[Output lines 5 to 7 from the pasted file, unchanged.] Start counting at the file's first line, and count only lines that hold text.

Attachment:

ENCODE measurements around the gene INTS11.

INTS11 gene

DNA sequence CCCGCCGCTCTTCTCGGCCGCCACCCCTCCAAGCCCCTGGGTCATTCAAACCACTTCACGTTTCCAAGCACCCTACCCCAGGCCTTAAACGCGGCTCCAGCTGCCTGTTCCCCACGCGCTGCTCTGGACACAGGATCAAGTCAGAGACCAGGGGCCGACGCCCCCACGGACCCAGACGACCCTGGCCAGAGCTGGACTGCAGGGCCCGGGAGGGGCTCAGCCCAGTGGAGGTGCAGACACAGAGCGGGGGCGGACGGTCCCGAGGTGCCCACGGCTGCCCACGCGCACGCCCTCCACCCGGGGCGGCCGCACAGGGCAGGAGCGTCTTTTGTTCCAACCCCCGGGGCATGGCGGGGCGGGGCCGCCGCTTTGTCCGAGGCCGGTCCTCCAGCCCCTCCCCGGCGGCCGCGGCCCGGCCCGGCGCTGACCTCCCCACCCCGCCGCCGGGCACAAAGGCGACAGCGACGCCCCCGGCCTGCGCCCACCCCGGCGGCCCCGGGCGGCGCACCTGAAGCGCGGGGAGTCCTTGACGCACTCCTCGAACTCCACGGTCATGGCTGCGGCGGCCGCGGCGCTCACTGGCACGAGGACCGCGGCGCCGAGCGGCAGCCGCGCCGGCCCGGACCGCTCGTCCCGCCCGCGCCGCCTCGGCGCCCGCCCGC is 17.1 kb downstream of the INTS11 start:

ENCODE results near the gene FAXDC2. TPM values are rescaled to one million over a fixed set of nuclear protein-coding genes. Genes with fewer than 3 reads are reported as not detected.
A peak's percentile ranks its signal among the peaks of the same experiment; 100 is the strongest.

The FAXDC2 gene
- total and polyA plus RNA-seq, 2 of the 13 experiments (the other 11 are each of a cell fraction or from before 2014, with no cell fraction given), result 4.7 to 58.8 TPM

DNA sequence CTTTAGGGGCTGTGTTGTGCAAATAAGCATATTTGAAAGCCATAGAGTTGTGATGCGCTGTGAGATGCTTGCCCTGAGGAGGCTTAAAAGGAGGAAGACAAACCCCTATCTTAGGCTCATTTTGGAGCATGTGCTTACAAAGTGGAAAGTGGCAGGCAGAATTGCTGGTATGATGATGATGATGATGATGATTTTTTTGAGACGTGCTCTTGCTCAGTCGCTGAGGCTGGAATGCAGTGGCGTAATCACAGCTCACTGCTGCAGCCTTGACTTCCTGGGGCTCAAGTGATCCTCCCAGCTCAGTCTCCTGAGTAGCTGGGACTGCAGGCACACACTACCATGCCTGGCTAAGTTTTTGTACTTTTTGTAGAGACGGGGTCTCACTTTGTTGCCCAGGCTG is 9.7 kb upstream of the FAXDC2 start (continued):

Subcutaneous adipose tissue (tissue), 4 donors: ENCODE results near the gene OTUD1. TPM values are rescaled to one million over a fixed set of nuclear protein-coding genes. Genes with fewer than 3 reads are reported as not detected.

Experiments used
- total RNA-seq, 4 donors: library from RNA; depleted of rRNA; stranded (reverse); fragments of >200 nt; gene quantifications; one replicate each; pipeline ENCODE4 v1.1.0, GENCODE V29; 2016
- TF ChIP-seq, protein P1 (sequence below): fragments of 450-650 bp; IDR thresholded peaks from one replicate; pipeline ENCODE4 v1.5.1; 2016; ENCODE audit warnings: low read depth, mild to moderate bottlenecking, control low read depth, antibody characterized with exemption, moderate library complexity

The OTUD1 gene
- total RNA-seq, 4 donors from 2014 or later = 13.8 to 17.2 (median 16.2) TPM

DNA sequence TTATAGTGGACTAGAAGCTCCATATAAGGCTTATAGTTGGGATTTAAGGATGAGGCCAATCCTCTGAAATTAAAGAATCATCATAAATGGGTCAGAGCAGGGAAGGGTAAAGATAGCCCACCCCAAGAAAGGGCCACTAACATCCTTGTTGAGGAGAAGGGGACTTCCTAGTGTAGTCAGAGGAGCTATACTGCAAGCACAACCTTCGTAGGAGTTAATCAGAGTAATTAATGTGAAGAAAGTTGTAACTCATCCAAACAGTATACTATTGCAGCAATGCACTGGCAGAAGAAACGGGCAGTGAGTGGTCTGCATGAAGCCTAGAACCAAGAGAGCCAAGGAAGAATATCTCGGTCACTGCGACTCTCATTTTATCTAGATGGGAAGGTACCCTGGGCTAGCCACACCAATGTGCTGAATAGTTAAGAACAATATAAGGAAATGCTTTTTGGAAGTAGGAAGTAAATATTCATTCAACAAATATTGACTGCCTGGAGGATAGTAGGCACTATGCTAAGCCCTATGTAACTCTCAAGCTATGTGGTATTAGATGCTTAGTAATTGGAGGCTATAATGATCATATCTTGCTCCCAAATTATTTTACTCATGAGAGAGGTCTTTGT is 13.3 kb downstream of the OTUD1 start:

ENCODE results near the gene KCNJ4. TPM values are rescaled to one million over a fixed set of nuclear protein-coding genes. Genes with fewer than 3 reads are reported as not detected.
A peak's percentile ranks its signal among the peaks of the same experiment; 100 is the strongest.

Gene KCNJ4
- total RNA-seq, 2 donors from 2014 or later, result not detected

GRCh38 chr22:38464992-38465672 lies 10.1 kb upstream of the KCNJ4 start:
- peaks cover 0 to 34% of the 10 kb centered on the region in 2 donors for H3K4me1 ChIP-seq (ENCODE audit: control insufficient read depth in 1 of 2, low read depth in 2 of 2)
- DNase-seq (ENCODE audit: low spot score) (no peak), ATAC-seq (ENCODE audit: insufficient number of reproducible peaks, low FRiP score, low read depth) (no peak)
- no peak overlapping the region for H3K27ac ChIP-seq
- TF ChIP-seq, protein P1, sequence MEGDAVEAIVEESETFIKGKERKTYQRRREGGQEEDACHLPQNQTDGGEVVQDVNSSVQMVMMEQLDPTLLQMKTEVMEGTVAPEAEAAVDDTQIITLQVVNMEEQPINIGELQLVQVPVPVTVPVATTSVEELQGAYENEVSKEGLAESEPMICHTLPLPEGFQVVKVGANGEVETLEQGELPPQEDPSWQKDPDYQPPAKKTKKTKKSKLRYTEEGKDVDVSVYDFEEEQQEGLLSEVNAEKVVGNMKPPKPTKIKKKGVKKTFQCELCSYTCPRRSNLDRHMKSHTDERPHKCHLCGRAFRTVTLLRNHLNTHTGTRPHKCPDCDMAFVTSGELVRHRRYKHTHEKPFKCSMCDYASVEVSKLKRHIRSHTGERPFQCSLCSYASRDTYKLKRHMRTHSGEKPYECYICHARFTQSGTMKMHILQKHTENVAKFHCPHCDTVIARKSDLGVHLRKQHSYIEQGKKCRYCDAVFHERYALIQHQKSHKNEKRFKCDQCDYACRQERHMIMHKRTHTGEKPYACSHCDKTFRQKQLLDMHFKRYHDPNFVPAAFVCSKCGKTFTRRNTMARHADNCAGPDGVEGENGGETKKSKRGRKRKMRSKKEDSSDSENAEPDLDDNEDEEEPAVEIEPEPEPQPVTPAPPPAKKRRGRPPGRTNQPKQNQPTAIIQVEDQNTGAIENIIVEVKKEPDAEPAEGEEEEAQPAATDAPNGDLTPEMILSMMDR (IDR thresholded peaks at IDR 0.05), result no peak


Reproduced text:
A peak's percentile ranks its signal among the peaks of the same experiment; 100 is the strongest.

The FAXDC2 gene
- total and polyA plus RNA-seq, 2 of the 13 experiments (the other 11 are each of a cell fraction or from before 2014, with no cell fraction given), result 4.7 to 58.8 TPM